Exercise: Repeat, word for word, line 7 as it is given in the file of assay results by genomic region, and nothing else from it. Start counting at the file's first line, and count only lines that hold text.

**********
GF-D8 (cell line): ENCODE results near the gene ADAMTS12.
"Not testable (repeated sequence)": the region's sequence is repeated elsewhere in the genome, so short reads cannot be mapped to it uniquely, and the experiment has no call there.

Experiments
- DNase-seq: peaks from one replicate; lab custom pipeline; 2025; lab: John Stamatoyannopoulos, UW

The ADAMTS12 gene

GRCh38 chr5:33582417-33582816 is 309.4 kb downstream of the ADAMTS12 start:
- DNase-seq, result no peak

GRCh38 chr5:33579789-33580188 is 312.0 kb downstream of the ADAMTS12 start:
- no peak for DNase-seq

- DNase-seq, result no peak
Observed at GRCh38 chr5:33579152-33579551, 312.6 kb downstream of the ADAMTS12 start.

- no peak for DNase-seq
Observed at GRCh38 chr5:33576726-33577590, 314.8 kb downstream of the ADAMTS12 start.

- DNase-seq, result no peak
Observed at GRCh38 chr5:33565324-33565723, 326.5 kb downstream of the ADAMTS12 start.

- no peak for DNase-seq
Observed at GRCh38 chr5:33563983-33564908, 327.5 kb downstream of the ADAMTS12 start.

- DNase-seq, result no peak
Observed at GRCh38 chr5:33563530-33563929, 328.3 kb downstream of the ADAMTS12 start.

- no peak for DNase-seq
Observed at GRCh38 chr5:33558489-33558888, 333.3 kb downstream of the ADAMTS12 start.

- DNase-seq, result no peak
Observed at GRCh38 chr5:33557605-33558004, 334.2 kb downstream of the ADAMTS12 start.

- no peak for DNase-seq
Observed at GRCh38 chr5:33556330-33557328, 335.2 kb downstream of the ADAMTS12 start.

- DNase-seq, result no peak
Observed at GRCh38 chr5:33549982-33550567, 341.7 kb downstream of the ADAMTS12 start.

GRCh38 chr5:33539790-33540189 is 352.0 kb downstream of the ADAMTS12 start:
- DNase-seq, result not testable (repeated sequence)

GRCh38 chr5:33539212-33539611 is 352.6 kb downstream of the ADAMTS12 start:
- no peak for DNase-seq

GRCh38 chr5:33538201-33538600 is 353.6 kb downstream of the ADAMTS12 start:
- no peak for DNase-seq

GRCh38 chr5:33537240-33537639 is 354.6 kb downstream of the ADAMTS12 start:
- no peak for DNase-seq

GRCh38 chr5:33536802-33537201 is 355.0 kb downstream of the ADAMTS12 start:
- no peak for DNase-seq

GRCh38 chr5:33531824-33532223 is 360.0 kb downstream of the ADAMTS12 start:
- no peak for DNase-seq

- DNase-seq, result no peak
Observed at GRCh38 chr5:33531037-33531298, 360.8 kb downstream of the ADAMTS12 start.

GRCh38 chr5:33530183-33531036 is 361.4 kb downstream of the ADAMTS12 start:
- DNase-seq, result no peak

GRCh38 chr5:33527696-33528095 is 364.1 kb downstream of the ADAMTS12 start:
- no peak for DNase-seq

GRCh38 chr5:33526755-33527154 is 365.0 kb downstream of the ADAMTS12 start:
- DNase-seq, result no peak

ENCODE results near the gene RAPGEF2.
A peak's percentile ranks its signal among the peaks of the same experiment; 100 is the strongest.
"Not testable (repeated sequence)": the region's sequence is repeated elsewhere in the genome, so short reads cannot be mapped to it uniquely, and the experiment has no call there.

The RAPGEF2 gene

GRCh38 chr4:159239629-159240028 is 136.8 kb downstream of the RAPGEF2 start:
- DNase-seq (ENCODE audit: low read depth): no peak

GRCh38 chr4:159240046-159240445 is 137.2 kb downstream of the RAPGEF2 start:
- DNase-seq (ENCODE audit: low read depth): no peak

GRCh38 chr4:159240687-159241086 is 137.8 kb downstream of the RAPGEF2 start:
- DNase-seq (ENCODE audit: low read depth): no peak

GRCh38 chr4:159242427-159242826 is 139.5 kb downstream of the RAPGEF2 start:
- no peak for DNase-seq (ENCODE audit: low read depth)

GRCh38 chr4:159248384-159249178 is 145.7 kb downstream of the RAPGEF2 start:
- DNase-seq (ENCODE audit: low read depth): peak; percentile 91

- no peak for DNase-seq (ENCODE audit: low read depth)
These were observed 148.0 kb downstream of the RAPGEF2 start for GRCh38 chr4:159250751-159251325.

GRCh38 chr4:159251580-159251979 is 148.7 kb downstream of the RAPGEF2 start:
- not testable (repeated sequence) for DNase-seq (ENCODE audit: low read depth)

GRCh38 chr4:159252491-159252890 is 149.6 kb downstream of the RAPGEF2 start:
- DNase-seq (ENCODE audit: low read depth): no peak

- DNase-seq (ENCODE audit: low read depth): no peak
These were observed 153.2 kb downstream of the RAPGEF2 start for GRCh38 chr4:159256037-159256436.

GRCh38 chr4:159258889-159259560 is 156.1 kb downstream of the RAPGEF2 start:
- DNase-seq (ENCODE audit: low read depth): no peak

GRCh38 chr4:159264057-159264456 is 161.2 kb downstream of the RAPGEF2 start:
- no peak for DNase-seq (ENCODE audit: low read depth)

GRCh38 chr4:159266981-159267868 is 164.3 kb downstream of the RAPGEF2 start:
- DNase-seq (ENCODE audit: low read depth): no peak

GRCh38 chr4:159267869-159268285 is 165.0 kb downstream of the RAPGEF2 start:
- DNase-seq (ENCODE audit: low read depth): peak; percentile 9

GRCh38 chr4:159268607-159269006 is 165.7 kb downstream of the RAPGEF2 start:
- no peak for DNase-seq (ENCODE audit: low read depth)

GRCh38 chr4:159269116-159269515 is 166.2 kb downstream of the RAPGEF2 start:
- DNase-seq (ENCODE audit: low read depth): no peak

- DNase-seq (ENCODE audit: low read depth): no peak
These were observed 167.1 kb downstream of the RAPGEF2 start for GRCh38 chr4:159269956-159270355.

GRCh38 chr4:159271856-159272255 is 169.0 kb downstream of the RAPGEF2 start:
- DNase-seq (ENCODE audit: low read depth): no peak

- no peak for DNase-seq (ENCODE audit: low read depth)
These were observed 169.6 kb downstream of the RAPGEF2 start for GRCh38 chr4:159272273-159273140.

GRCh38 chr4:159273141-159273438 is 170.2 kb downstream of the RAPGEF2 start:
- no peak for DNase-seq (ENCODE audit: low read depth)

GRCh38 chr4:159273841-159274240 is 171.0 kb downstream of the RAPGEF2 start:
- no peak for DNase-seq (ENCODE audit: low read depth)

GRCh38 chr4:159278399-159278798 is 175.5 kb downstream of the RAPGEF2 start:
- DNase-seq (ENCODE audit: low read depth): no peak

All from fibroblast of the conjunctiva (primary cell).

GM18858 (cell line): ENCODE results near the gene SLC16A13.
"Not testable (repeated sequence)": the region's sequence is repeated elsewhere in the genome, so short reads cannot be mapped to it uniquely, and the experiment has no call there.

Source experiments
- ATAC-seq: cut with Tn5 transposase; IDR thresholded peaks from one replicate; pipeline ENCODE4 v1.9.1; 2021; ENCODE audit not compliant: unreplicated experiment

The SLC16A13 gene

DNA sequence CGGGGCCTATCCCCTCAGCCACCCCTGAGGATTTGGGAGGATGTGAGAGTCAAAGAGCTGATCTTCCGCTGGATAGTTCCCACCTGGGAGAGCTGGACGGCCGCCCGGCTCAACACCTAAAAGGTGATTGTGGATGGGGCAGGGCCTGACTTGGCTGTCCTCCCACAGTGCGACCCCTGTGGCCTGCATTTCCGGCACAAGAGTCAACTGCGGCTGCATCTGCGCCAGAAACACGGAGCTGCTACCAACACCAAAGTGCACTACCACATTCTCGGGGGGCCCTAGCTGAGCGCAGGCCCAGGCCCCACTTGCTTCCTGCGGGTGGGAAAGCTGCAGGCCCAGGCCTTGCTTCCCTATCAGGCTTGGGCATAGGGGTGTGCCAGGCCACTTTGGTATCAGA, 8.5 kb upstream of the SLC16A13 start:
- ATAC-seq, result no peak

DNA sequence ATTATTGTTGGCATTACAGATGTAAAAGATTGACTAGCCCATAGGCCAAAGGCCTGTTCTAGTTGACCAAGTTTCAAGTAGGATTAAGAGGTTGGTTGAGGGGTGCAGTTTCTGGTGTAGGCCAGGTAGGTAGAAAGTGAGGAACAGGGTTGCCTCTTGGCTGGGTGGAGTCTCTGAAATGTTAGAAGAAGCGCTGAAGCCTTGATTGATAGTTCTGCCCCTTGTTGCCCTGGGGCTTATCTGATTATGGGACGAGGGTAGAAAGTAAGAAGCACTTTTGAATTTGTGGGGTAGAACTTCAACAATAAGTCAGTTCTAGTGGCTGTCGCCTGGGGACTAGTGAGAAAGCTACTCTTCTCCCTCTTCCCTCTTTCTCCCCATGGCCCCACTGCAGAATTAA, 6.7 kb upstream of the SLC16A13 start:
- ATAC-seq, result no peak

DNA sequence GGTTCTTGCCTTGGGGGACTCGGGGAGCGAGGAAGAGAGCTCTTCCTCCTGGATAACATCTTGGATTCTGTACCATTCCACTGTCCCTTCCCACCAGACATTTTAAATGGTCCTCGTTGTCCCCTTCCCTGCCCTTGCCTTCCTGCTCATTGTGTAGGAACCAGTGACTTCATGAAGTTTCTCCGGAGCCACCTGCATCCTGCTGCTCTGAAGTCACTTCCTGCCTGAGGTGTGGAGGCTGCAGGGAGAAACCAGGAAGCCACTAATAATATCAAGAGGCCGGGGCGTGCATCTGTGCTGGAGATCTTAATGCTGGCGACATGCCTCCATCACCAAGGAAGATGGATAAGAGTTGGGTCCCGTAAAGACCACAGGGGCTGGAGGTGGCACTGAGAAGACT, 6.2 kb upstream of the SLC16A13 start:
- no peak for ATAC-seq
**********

- DNase-seq, result no peak